Volunteers and Community Partnering Presented by Judy Bowen

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Volunteers and Community Partnering Presented by: Judy Bowen, Program Analyst 3 State Unit on

Volunteers and Community Partnering Presented by: Judy Bowen, Program Analyst 3 State Unit on Aging 676 Church Street Salem, Oregon 97301 (503) 373 -1842 Judy. [email protected] or. us

Objectives ü Enhance programs utilizing volunteers. ü Collaborate and partner with people in your

Objectives ü Enhance programs utilizing volunteers. ü Collaborate and partner with people in your community to make valuable connections. ü Conduct a community forum to determine client needs.

Characteristics of Organizations that Effectively Engage Volunteers 1. Lay the Foundation through Mission and

Characteristics of Organizations that Effectively Engage Volunteers 1. Lay the Foundation through Mission and Vision 2. Combine Inspiring Leadership with Effective Management 3. Build Understanding and Collaboration 4. Learn, Grow and Change

Who volunteers ? Those who can, do. Those who can do more, volunteer. ~Author

Who volunteers ? Those who can, do. Those who can do more, volunteer. ~Author Unknown

Benefits of volunteering l Economic benefits: activities undertaken by volunteers that would otherwise have

Benefits of volunteering l Economic benefits: activities undertaken by volunteers that would otherwise have to be funded by the state or by private capital. l Social Benefits: volunteering helps to build more cohesive communities, fostering greater trust between citizens. l Individual Career Benefits: graduates can meet people and gain work experience through volunteering to impress their prospective employers. Volunteering also benefits school students to help qualify for scholarships.

Who volunteers ? ü About 61. 8 million people, or 26. 4 percent of

Who volunteers ? ü About 61. 8 million people, or 26. 4 percent of the population volunteered through or for an organization at least once between September 2007 and September 2008, the U. S. Department of Labor reported.

Volunteering in Oregon ü On average, Oregon's 963, 000 volunteers dedicated 139. 4 million

Volunteering in Oregon ü On average, Oregon's 963, 000 volunteers dedicated 139. 4 million hours of service per year (between 2005 and 2007). ü The estimated economic contribution of the volunteer hours served is $2. 7 billion annually.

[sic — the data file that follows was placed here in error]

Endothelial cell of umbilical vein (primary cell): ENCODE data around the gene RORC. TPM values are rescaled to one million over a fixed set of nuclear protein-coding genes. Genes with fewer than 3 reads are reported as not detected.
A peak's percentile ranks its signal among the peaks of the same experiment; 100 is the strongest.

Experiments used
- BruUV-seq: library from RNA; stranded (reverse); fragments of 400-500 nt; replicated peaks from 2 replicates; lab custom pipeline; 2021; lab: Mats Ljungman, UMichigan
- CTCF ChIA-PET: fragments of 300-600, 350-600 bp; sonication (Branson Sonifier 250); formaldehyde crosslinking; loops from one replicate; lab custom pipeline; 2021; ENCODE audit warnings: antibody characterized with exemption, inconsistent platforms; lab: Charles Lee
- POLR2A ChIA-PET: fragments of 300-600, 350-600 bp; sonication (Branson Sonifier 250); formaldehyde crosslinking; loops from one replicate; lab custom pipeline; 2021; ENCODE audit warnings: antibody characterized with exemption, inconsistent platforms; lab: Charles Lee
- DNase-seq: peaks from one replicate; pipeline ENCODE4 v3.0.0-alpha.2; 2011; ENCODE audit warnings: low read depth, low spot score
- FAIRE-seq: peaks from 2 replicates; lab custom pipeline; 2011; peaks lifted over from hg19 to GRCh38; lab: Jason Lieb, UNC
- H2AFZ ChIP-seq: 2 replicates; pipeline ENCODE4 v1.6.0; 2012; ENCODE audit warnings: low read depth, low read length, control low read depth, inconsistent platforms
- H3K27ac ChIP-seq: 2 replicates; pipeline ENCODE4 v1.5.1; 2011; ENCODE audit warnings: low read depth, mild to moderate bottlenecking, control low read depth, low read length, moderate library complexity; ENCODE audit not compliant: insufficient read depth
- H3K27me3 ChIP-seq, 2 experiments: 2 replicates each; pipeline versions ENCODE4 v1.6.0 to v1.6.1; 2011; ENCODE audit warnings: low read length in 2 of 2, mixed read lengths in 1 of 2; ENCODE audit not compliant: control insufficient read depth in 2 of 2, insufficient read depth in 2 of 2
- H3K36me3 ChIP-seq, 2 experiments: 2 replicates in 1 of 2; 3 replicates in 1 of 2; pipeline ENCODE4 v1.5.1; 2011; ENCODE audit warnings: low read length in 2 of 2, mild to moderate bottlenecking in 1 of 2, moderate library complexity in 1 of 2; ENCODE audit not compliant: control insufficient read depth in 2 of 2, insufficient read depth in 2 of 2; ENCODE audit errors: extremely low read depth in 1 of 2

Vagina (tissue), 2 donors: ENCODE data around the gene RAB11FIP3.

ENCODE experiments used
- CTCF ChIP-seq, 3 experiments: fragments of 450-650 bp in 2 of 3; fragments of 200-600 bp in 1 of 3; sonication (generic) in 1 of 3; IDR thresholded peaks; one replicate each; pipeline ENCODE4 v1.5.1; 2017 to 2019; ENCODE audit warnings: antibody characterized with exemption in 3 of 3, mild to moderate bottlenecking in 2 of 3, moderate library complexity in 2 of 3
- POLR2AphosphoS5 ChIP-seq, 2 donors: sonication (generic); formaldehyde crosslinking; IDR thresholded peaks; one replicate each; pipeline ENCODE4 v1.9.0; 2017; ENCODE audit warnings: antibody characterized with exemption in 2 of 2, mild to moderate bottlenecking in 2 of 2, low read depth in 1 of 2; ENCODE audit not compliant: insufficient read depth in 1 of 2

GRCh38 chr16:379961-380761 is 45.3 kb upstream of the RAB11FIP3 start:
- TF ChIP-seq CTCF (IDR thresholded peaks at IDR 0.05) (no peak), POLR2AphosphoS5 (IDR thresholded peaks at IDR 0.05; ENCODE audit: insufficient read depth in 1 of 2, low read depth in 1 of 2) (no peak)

Who volunteers ? What They Can Contribute? Information Money Technical Assistance Time Volunteering

Who volunteers ? What They Can Contribute? Information Money Technical Assistance Time Volunteering

Volunteering in Oregon ü Individuals with higher levels of educational attainment volunteered at higher

Volunteering in Oregon ü Individuals with higher levels of educational attainment volunteered at higher rates. ü Among employed persons, 28. 9 percent volunteered 2008. ü By comparison, 22. 3 percent of unemployed persons and 22. 2 percent of those not in the labor force volunteered.

Volunteering in Oregon ü Persons age 35 to 44 continued to be the most

Volunteering in Oregon ü Persons age 35 to 44 continued to be the most likely to volunteer(31. 3 percent), while persons in their early twenties were the least likely (18. 6 percent). The only age group with a significant change over the year was 16 - to 19 -year-olds and that increased.

ü About 43. 7 percent of volunteers became involved after being asked to volunteer,

ü About 43. 7 percent of volunteers became involved after being asked to volunteer, most often by someone in the organization. ü A slightly smaller proportion, 40. 8 percent, became involved on their own initiative where they approached the organization.

Volunteering in Oregon

Volunteering in Oregon

Where do they volunteer?

Where do they volunteer?

Main Volunteer Activity ü The main activity volunteers performed for their organization was most

Main Volunteer Activity ü The main activity volunteers performed for their organization was most frequently fundraising (11. 4 percent) and tutoring or teaching (10. 1 percent).

Serve America Act ü President Obama stated that the Serve America Act, which goes

Serve America Act ü President Obama stated that the Serve America Act, which goes into effect on October 1, 2009, “will help millions of Americans of all ages to volunteer and to direct that service towards meeting our most pressing challenges. It truly will usher in a new era of service. ”

Quote on volunteerism “The impersonal hand of government can never replace the helping hand

Quote on volunteerism “The impersonal hand of government can never replace the helping hand of a neighbor. ” - Hubert Humphrey – 38 th Vice President

Goal setting for programs WHAT IS A GOAL? the end toward which effort is

Goal setting for programs WHAT IS A GOAL? the end toward which effort is directed …

Who volunteers ? Never doubt that a small group of thoughtful, committed citizens can